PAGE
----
He has been a member of the Masonic fraternity since he was twenty years of age, and now belongs to the State Board of Education of the A. & M. College, at Baton Rouge, being appointed as such by Gov. Nicholls. His holding of this important position stamps him as a man who has the educational interests of his State at heart, as indeed he has. He has been tax collector of Bienville Parish, which is the most lucrative position he has ever held, this being during the years of 1870 and 1871. He and his wife are members of the Methodist Episcopal Church South, and both are deeply interested in Sunday school work. They expect to make Arcadia their future home, for here the most of their interests are centered. The Captain is the owner of about 3,500 acres of land in Bienville and Claiborne Parishes, the most of which is finely adapted to raising all the products of the South, the average yield of cotton being 150 bales per year. He is a stanch and stable man in character and honor, and is held in high esteem for his sterling worth and integrity.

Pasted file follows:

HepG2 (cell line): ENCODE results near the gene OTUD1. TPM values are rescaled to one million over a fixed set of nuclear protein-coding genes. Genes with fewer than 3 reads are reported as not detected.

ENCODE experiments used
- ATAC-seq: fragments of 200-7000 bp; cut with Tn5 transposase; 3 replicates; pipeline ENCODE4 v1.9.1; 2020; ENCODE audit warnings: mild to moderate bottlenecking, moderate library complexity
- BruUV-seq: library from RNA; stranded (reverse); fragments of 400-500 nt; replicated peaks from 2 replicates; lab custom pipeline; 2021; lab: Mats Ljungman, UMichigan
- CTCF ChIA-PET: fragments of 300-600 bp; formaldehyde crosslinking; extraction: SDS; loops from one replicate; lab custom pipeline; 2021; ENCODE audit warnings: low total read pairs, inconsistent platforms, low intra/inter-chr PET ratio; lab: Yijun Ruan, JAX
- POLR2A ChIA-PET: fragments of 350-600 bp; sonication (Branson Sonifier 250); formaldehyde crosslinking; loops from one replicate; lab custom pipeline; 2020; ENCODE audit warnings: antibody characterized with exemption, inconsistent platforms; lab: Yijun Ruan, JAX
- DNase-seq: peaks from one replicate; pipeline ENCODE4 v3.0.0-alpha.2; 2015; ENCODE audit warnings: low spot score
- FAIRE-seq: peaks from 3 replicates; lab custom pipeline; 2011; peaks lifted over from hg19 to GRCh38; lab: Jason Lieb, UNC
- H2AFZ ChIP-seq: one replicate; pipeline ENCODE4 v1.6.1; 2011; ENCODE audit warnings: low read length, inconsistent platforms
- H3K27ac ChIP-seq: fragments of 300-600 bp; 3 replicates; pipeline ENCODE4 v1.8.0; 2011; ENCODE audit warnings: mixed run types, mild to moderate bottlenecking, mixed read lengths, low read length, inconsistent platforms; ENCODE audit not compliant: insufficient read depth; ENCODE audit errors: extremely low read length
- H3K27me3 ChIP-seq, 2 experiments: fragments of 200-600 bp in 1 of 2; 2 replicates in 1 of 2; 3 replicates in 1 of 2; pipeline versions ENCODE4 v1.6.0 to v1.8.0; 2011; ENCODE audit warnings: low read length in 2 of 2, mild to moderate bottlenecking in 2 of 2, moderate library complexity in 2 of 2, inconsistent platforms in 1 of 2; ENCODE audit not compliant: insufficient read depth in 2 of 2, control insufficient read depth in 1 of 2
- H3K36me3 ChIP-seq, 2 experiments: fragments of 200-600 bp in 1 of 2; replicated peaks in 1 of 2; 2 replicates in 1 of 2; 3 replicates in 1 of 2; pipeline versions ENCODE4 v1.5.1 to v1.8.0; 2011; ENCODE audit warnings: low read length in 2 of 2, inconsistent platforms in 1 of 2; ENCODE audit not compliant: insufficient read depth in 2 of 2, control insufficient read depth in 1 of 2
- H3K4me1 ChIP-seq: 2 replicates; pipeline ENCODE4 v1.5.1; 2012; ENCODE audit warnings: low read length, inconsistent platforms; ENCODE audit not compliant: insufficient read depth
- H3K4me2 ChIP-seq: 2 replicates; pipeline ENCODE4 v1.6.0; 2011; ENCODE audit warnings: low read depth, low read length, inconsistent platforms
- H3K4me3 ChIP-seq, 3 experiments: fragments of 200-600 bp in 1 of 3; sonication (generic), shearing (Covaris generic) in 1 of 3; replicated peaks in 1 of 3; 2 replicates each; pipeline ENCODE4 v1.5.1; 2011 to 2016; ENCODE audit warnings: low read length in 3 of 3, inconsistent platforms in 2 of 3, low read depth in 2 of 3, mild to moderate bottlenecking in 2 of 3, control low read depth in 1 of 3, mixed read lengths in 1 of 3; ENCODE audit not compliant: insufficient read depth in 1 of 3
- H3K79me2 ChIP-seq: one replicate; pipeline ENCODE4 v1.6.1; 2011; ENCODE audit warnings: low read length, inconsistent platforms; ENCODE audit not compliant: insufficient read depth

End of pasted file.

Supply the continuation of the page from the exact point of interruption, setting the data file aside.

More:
Thomas J. Burch is a general dealer in merchandise at Arcadia, La., and has also been a mayor of the town. He was born on Blue-Grass soil December 2, 1839, but was reared in Missouri as an agriculturist, being seventh of the following family of children: G. C. (a merchant of Missouri), James H. (a speculator of Missouri), J. S. (an agriculturist of that State), Henry (also an agriculturist there), Edmund (a gold miner of California, D. P. (an agriculturist of Denver, Colo.), Thomas J., W. W. (a farmer of Missouri), George W. (who died in infancy), Nancy H (who died at the age of sixty years, being the wife of George Barnes, a mechanic, carpenter and builder), Mary J. (wife of Samuel Cheatham, a farmer of Missouri), Louisa (died at the age of twenty-four years, the wife of A. J. Smith), and Martha Ann (who died when nine years of age). The father was a native of Calloway County, Ky., and was a farmer by occupation. He could remember some incidents of the War of 1812, and was a soldier in the Mexican War. His wife was also born in Kentucky.